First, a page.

But growth rate still running at about 40% per year
11/20/2017 8:00 AM Eastern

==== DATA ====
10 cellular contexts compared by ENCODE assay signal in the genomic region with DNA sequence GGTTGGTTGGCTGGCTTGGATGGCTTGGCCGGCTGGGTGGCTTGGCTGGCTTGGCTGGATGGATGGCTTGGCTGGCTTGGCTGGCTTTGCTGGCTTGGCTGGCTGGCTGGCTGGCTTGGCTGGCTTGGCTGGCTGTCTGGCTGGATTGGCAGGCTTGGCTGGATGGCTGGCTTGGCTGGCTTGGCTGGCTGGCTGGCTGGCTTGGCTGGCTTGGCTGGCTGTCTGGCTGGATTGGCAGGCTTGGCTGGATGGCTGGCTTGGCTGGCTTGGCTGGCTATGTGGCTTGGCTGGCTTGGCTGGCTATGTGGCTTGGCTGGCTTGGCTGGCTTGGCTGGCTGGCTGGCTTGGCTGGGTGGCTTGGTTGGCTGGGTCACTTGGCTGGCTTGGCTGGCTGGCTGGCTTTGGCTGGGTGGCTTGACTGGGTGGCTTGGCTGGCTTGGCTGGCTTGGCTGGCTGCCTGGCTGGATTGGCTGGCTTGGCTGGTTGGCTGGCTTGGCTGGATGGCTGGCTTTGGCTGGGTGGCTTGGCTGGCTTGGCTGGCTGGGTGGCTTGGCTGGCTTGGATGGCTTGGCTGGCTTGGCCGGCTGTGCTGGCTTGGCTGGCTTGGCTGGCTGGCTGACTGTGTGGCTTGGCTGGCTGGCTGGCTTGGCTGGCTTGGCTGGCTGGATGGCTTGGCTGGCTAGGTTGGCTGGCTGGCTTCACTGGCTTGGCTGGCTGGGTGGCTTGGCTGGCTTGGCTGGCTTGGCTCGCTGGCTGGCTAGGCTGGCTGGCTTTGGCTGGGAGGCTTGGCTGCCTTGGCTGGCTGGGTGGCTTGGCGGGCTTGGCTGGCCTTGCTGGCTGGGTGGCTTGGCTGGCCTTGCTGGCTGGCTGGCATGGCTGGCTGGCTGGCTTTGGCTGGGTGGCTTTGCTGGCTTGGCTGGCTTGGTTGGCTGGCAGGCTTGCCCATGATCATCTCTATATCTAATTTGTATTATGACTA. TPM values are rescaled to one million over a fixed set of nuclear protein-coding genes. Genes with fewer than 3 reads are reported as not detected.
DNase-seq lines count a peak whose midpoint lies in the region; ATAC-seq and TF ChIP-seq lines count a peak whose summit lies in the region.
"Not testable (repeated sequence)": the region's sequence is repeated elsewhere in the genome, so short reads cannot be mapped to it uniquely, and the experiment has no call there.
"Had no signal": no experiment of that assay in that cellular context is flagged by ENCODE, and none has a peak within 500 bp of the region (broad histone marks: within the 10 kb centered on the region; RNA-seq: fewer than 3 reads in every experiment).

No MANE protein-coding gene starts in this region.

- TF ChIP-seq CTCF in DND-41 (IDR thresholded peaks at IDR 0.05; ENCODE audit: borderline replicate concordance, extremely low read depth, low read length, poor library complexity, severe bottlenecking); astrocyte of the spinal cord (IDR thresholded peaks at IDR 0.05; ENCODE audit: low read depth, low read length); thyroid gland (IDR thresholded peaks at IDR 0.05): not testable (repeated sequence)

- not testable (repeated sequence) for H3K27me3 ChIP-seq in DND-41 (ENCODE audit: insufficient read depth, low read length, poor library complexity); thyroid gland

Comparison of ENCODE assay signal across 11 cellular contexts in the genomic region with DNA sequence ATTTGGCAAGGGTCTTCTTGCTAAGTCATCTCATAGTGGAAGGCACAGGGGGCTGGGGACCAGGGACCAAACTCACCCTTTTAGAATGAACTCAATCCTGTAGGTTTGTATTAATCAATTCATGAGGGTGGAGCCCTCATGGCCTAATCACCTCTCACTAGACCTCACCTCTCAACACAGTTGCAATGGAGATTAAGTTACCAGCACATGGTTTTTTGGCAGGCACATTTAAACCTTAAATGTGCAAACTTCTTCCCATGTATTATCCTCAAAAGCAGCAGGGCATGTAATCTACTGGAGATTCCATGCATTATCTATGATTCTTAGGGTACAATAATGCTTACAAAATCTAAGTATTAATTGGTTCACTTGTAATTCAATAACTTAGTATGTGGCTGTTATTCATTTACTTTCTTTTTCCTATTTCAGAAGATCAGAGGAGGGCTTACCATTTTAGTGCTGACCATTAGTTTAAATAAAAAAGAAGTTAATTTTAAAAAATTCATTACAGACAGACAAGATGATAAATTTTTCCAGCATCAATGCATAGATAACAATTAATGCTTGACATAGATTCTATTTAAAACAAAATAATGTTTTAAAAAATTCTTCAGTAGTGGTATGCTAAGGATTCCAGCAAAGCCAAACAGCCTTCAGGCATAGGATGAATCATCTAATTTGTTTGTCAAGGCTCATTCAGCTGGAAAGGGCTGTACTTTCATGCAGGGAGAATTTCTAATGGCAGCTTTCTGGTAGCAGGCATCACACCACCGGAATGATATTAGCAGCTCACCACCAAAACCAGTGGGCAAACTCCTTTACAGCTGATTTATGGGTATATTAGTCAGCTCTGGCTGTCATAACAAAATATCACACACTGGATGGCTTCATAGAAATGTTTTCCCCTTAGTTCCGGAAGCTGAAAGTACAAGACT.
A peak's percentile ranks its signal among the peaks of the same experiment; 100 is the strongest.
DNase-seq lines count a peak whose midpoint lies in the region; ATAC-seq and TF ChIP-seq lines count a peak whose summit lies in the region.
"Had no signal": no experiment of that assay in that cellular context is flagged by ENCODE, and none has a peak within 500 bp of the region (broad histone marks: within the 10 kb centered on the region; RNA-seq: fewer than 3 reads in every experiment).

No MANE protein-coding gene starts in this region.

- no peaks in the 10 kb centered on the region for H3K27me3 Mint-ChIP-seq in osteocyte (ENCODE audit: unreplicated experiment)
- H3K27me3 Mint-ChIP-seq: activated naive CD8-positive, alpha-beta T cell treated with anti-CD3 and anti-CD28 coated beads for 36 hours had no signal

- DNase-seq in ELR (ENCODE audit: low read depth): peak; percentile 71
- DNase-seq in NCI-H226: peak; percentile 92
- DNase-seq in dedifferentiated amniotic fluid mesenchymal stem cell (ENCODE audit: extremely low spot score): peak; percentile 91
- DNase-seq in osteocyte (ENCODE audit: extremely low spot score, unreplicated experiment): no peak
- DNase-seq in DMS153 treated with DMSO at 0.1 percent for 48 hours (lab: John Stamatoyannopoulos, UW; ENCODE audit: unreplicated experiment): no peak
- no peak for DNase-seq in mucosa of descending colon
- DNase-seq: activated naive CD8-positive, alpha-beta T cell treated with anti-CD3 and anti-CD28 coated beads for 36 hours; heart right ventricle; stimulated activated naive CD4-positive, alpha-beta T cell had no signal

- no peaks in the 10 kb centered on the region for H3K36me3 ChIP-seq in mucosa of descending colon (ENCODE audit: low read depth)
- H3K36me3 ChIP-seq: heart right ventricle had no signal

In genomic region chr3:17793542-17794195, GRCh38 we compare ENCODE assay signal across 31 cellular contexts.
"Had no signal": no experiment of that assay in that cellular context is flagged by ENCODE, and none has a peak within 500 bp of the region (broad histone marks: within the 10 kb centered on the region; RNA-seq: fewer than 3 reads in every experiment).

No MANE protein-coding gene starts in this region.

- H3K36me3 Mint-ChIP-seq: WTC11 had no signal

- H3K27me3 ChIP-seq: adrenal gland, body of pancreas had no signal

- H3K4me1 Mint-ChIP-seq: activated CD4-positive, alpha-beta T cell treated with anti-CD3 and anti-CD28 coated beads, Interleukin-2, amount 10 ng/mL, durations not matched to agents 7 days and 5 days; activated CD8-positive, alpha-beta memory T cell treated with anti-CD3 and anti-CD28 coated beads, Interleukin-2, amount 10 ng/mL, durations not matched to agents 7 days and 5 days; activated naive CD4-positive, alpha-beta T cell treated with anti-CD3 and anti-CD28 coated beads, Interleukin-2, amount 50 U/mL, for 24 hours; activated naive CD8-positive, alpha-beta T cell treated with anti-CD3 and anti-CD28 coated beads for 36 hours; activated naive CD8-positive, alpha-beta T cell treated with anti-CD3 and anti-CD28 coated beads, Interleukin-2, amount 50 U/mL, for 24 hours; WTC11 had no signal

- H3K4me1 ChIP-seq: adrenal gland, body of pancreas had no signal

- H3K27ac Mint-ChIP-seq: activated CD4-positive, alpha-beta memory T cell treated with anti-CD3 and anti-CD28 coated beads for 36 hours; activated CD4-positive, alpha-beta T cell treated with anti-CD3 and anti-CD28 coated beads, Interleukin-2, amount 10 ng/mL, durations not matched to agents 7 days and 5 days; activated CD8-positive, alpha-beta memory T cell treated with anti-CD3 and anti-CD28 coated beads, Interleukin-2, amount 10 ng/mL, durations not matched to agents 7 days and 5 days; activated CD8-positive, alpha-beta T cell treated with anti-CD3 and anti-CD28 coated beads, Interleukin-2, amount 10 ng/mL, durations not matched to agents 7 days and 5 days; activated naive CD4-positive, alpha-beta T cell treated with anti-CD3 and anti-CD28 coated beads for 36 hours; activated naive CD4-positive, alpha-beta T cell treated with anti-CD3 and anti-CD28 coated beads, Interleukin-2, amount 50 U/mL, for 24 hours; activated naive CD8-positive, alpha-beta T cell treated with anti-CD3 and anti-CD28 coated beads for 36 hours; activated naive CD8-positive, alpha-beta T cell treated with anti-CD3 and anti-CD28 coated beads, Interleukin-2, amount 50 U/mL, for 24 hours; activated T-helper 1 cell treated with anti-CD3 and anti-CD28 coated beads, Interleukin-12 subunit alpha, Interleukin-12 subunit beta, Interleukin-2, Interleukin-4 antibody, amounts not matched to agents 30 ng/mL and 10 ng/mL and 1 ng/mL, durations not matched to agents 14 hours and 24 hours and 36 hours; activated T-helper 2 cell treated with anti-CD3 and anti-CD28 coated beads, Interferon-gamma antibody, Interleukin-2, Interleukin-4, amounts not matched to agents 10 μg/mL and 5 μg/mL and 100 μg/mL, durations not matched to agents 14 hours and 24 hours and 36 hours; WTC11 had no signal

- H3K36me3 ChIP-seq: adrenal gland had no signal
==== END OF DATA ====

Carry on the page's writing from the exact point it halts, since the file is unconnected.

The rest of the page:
DENVER — Though 1 Gigabit per second is the new billboard speed for broadband, the growth rate in downstream data speeds shows signs of slowing, though the precise reasons why have yet to be pinpointed. That’s according to several top cable engineering executives who spoke at the SCTE•ISBE Rocky Mountain Chapter’s annual “Tech Exec It Out” panel. The panel followed the daylong Tech It Out conference held Nov. 16 by the Women in Cable Telecommunications (WICT) Rocky Mountain chapter. Downstream data speeds had been getting about 50% faster per year, but that number has dropped to about 40% in some cases, panelists said in a session moderated by Leslie Ellis, president of Ellis Edits and Multichannel News technology columnist. That trend suggests that downstream demand is shifting from exponential growth to linear growth, Tom Cloonan, chief technology officer of network solutions at Arris, said. Building in Growth Potential Matt Petersen, vice president of access architecture at Charter Communications, said the MSO is seeing a slight decrease in downstream demand. Nevertheless, Charter is pushing ahead with plans to roll out DOCSIS 3.1. Even if downstream data demands have begun to drop, though, the current pace of growth isn’t weak by any stretch. “Forty percent is not slow,” Cloonan said, predicting that the industry’s hybrid fiber/coax networks will be equipped to deliver speeds of 10 Gbps in the 2020s. Jorge Salinger, vice president of access architecture at Comcast, said data demands have ebbed and flowed before. “We’ve seen this time and time again,” he said. Downstream trends aside, the industry is starting to key on new technologies and techniques that can help MSOs drive more capacity into the upstream. A big part of that centers on Full Duplex DOCSIS (FDX), an emerging CableLabs spec that envisions multi-gigabit symmetrical speeds. The industry is making progress with FDX. CableLabs issued the physical layer specs for Full Duplex DOCSIS last month, a milestone that gives suppliers what they need to push ahead more rapidly with product development. “Gigabit in the upstream is an important addition,” Salinger said. Demand for upstream data isn’t being led so much by consumer activity as by machine-to-machine communications — such as cameras that record 24 hours a day, store content locally and then transmit that data upstream — and the all-encompassing Internet of Things. “It’s something we can’t ignore,” Bill Warga, vice president of technology for Liberty Global, said. Knittle said CableLabs is preparing to start interoperability tests of FDX-based nodes in Q1 of 2018, and the current plan is to be ready for full-on testing by the start of 2019. The timing is gauged on the availability of silicon, he said. “But it’s all starting right now.” Pivoting to ‘Remote PHY’ Also underway is a pivot to more distributed, “remote PHY” architectures that place more electronics at the edge of the network and can bring more fidelity and capacity to the network while also relieving power and space requirements at the headend. “The node is getting smarter,” Warga said. Distributed architectures will also enable cable operators to virtualize the network, and put more functions in software and lessen the reliance on purpose-built hardware.